Spring Meeting Highlights
By Carol Reed
It was great to visit with fellow Heartland indexers in Richmond this spring. Our meeting featured a presentation by Paula McCoy on database indexing, followed by a discussion led by Margie Towery on running an indexing business. We stretched a bit during Cathy Seckman’s brief ergonomics presentation, and ended with the business meeting (minutes are at the end of the newsletter). Congratulations to our new and continuing officers: Margaret Hentz and Meridith Murray, co-presidents; Sandy Topping, secretary; and Mary Peterson, treasurer.
Database indexing using controlled vocabularies
Paula’s presentation introduced us to ProQuest’s processes for indexing materials and maintaining the controlled vocabularies that guide the indexing. As Manager of Taxonomy Development at ProQuest, Paula was able to give us the big picture of how the behind-the-scenes processes work together to enhance the search experience of users.
ProQuest provides databases for professional and academic library use. The databases cover a vast range of topics, including business, science and technology, medicine, social sciences, news, government, and education. Each database gathers content from relevant sources, whether magazines, scholarly journals, newspapers, newswire feeds, dissertations, books, videos, or other materials.
The indexing of all that database content is guided by authority files and by the ProQuest Controlled Vocabulary. The vocabulary terms must address everything that gets indexed. This includes metadata, such as article type, document features, and source type, as well as concepts and entities, which include subjects, company and organization names, geographic locations, personal names, and product names.
Paula is responsible for managing the 11,000+ terms in the controlled vocabulary. As you can imagine, in order to reflect language and usage changes, accommodate new subject areas, and reflect terms that become obsolete, maintenance is an ongoing process. Paula’s job involves refining relationships between terms, adding new terms, researching terms for accuracy, and integrating purchased databases into existing platforms.
The controlled vocabulary also needs to accommodate automated indexing, which is employed when the volume of content is too much for human indexers to handle. In other cases, content providers supply key terms that are then mapped to the ProQuest Controlled Vocabulary, resulting in consistency among index terms.
The end users of ProQuest’s information products don’t see any of these efforts, but they enjoy easier, more accurate searching as a result. Users can search a database according to the key words they have in mind, and they can also browse the thesaurus to discover relevant terms they may not have considered. The term relationships defined by the thesauri allow the end user to see related, broader, and narrower terms that might better fit their search topic.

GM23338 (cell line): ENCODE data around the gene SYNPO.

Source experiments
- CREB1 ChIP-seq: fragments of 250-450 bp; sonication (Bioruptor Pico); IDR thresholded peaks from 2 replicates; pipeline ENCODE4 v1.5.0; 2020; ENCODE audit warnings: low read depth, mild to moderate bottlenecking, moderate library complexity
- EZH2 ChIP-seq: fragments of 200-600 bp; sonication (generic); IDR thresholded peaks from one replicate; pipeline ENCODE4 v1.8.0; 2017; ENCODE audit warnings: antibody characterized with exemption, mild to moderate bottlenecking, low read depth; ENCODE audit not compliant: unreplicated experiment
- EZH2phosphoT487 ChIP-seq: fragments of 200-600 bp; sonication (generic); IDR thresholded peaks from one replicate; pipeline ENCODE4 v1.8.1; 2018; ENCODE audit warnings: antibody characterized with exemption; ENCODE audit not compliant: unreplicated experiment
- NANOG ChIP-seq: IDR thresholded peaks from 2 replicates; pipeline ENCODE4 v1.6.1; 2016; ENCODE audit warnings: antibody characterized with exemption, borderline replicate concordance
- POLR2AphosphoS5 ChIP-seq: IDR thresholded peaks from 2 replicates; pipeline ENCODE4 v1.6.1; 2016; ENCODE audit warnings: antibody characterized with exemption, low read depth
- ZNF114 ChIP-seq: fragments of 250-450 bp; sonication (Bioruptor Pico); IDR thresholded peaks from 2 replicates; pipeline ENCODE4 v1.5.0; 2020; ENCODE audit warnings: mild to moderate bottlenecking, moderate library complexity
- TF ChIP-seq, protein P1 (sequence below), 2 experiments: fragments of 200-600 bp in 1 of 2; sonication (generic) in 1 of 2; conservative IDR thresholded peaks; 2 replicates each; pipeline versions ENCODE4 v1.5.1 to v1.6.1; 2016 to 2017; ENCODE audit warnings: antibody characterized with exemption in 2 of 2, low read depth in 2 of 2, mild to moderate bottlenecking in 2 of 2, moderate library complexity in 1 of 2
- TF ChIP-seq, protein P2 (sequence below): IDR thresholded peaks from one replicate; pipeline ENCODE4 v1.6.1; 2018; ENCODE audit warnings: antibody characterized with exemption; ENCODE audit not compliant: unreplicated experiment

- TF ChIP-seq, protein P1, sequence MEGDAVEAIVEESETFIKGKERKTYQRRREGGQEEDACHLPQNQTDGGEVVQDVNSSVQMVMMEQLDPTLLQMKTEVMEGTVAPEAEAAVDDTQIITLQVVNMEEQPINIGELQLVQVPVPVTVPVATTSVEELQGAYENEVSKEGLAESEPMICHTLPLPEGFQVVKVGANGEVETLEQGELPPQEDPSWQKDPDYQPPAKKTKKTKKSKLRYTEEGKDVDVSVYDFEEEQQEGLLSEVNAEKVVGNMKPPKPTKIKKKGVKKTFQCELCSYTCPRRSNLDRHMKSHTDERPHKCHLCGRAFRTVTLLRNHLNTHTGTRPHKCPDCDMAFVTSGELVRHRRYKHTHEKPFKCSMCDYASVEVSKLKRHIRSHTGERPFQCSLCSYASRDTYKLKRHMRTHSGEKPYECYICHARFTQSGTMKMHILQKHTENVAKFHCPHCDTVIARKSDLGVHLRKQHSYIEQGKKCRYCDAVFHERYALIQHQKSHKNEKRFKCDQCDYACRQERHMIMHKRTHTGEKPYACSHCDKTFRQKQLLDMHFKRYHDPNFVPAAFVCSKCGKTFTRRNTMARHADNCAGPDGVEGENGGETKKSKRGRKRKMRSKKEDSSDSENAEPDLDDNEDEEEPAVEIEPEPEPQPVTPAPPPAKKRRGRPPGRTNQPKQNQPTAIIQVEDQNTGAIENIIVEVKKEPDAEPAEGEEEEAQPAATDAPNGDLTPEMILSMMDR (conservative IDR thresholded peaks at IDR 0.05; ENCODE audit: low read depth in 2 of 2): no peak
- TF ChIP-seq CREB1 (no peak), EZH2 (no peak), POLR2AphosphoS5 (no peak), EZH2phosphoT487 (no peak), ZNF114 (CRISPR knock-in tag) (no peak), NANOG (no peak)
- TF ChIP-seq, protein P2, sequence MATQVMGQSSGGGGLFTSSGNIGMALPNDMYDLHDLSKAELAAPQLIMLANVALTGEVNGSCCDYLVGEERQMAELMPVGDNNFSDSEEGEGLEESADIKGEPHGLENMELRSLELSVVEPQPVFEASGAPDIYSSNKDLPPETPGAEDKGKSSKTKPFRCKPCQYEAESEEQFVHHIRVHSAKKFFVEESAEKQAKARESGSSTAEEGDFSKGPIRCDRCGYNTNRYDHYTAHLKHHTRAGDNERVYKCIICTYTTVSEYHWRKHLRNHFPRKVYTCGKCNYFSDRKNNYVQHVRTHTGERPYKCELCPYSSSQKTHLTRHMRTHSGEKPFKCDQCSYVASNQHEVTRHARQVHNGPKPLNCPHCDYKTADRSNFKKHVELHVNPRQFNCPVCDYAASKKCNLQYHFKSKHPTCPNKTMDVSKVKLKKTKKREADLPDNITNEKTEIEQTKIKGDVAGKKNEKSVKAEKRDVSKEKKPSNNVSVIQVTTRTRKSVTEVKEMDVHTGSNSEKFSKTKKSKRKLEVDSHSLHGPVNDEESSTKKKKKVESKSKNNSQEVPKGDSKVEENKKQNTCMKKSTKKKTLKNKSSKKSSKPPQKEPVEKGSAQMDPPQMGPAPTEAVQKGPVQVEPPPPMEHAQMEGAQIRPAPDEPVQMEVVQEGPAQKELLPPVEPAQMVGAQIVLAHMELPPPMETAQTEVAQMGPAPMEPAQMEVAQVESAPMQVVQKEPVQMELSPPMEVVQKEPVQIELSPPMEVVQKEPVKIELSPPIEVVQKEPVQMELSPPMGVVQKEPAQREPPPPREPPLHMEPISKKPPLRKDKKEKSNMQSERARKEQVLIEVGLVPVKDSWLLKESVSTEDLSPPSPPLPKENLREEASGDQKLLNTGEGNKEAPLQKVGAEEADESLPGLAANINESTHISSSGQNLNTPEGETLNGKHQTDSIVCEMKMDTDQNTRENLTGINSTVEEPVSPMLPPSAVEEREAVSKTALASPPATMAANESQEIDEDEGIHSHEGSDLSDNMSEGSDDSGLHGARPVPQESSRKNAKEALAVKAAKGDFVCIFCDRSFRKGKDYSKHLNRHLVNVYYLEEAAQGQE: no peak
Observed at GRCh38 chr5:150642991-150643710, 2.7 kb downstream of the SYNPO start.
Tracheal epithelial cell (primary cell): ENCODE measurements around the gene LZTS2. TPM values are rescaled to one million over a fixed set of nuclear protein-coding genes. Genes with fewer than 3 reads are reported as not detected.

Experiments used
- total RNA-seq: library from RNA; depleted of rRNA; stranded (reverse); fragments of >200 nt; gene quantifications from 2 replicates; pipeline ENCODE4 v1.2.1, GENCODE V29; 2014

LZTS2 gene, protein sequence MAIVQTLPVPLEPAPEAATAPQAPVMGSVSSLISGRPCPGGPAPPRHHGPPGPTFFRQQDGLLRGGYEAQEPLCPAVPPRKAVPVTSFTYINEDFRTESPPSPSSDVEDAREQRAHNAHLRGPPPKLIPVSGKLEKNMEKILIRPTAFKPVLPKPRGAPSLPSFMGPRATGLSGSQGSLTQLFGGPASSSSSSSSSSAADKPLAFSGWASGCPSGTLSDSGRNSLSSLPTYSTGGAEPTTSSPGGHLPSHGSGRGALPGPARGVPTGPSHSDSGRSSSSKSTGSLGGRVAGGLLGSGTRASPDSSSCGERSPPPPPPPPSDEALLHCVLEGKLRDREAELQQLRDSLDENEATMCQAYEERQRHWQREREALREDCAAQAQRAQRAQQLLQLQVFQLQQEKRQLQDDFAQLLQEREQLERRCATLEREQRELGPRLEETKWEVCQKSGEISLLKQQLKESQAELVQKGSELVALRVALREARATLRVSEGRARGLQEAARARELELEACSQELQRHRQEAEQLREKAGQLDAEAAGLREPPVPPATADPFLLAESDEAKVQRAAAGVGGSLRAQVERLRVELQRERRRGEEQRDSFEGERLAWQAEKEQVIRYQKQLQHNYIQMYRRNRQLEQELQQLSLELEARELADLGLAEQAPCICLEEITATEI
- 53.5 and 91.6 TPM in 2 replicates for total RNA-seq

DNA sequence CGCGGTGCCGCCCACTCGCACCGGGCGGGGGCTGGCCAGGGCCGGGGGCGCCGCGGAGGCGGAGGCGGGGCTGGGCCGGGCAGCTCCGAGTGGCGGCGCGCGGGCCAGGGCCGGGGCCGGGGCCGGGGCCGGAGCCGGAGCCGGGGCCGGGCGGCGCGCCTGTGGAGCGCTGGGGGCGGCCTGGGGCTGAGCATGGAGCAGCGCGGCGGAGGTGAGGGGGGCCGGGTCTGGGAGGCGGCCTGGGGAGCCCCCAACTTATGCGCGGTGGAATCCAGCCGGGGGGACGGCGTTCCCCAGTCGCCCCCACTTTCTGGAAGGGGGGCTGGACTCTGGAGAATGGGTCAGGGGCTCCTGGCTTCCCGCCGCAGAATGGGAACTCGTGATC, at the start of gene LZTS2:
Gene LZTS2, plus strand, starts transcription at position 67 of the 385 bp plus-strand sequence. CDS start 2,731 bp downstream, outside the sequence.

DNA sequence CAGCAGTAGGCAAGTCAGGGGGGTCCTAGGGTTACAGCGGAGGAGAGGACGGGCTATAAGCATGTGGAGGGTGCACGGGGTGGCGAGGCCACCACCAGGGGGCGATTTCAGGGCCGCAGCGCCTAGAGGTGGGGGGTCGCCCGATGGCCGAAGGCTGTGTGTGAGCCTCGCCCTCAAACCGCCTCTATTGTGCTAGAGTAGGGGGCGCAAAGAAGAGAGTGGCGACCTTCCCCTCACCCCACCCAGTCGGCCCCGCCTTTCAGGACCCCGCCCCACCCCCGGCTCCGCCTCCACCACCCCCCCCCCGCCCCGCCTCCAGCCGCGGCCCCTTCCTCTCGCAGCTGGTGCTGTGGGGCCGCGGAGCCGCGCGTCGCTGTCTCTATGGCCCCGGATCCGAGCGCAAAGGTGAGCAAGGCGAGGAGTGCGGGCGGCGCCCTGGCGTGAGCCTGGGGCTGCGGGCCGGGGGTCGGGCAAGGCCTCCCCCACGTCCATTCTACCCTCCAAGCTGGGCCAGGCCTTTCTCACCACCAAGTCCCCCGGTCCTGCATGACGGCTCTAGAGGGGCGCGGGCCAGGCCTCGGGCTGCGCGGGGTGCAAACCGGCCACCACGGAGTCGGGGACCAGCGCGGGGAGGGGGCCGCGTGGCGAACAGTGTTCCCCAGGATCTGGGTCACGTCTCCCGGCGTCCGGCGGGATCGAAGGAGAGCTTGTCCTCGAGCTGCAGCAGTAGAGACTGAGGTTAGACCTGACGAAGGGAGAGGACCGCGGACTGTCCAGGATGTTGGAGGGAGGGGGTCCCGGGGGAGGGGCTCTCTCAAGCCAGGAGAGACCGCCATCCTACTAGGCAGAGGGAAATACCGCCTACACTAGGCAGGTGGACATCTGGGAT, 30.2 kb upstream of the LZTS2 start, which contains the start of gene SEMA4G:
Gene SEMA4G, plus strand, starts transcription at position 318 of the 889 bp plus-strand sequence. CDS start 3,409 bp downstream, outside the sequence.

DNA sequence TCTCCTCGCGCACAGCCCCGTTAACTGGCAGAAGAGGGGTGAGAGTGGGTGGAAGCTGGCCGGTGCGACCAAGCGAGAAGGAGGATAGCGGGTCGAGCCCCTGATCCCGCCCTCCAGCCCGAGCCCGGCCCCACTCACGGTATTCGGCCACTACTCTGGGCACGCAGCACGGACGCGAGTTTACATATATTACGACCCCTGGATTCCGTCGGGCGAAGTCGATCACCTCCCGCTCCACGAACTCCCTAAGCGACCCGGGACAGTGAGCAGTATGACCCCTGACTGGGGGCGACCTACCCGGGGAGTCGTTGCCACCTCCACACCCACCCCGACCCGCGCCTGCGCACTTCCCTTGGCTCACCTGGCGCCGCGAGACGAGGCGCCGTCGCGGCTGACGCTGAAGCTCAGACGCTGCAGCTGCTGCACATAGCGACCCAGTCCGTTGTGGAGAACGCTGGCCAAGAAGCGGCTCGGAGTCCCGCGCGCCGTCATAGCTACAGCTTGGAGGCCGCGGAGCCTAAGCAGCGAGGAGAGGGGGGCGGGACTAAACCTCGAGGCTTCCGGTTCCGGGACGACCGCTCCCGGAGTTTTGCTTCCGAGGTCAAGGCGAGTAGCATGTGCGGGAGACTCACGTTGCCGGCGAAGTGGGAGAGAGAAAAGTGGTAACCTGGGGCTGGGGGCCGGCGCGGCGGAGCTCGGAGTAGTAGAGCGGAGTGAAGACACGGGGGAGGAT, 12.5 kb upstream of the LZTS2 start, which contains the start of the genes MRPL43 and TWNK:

Paula also discussed avenues for freelance vocabulary indexing and ways to learn more about taxonomy (see box this page).
Your indexing business
Later in the afternoon, Margie Towery began the business-related discussion by sharing her own experience getting started back in 1994. She also passed out copies of the Pacific Northwest Chapter’s collection of indexers’ stories, “My First (Real) Indexing Job”. This is fun to read wherever you are in your indexing career, and it’s especially encouraging if you’re just starting out.
Margie recommended some tips for keeping your business running:
Another smart move for indexers: keep a “drop-dead” file and update it continually. While we all hope no one experiences an illness or emergency, having a file with your current projects and contacts, pending jobs, and a list of other indexers who might be willing to help in an emergency is essential. A friend or family member can make sure your projects get handled or reassigned in your absence.
During the discussion, attendees offered their experiences with different marketing strategies. There were too many good ideas to include in this article, but here are a few:
Bend, stretch, reach for the stars
Cathy Seckman led us through some stretching exercises that target the typical problem areas for seated professionals: hands, middle back, and shoulder blades. Good ergonomics can help you prevent or minimize problems with these areas:
Thanks to all our speakers for insightful and engaging presentations!
© 2011 by Heartland Chapter of ASI. All rights reserved.